It’s axiomatic that, when visitors come, we find out more about where we live than on our own. Our few visits to Kingston, New York, have always been in the company of visitors, and of course the Hudson River boat trip is de rigueur. This time, though, we stayed on land and visited the Stockade National Historic District and the Hudson River Maritime Museum.
As the brochure about the Stockade District recounts:
In 1658, a group of 60-70 European settlers living along the Esopus Creek moved from the lowlands to the bluff. Board by board, they took their barns and houses down, carted them uphill, and rebuilt them behind a 14-foot high wall.
They did all this because “disputes between the settlers and the Esopus Indians, farming side by side for about five years, had brought both sides to the brink of war.” Peter Stuyvesant, the Director-General of the colony, ordered the move for the settlers’s safety. Despite all this, “the Esopus Indians gave the land for the new village as a gift to honor Stuyvesant.” Somehow I bet there’s more to this story . . .
Within the district sits the Senate House (unfortunately not open the day we visited), where the first elected New York State Senate convened. Also in the district, the Ulster County Court House is the site where New York State’s Constitution was written and adopted in 1777 and where Sojourner Truth, in the early 19th century, became the first parent to sue and win her son’s freedom from slavery.
Truth was awarded custody of her son, but Peter had been beaten badly while in Alabama. Years later she would describe welts the size of her finger when she spoke to groups about it. Master Fowler had been cruel not only to Peter but also to his own wife–he later beat her to death. [citation]
We also visited the Old Dutch Church, with a churchyard containing “tombstones dating back to 1710 that include 77 Revolutionary War soldiers and the grave of New York’s first governor and two-time Vice President, George Clinton, an Ulster County native.” [brochure] Clinton, who served as VEEP under both Thomas Jefferson and James Madison, is one of only two VEEPs (the other is John Calhoun) who served under two different presidents.
He was also responsible for preventing the statehood of Vermont for a good long while. Here’s the story, per wikipedia:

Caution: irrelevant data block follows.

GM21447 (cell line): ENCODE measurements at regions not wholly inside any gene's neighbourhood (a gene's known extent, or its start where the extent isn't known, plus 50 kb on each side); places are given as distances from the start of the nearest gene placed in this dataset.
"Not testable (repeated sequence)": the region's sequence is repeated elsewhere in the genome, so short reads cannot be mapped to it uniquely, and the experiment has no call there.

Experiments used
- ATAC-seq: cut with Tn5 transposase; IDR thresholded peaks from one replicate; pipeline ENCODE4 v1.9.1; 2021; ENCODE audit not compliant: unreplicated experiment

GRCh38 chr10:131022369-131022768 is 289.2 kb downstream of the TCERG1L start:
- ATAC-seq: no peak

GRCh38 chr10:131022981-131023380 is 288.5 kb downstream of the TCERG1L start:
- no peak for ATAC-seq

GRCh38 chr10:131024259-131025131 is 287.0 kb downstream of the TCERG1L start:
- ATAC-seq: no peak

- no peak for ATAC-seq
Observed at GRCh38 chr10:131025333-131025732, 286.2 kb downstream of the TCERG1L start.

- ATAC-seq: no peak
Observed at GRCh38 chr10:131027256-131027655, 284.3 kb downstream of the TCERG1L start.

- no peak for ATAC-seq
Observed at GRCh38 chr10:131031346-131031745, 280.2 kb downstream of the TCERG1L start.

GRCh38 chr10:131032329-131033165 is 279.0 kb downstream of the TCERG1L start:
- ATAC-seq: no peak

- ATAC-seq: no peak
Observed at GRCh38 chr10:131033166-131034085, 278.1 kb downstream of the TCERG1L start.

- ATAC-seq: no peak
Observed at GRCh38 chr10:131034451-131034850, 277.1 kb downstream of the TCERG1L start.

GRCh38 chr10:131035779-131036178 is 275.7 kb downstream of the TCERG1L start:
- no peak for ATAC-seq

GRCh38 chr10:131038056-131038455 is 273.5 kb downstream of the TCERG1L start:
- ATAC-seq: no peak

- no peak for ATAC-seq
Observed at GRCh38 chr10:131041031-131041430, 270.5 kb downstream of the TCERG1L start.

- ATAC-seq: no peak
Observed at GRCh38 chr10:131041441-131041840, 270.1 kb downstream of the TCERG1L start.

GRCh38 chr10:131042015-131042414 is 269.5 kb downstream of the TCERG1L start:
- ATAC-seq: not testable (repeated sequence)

The land that is in the present day the state of Vermont was before 1764 a disputed territory claimed by the colonies of New Hampshire and New York. During 1749–64 it was governed as a de facto part of New Hampshire and many thousands of settlers arrived. In 1764 King George III awarded the disputed region, then called the New Hampshire Grants, to New York. New York refused to recognize property claims based on New Hampshire law, thus threatening the eviction of many settlers. Consequently, New York’s authority was resisted by local authorities and the militia known as the Green Mountain Boys. In 1777, having no further hope of rulings from the king or courts of England to protect their property, the politicians of the disputed territory declared it an independent state to be called Vermont. Vermont’s repeated petitions for admission to the Union over the next several years were denied by the Continental Congress, in large part because of opposition from the state of New York and its governor George Clinton.
There was much more to see than we could possibly take in, and it was time for lunch, so we headed back down to the waterfront.
After lunch, the remainder of our time was happily spent in the Hudson River Maritime Museum. This link will give you an idea of the wealth of exhibits it contains, and the photographs, hopefully, a glimpse of its treasures and imaginative displays, including several meticulously crafted models-in-miniature of ships and boats.
Credits: The sources for the quotations are as indicated in the post. The photographs, as always on the blog unless otherwise indicated, are mine.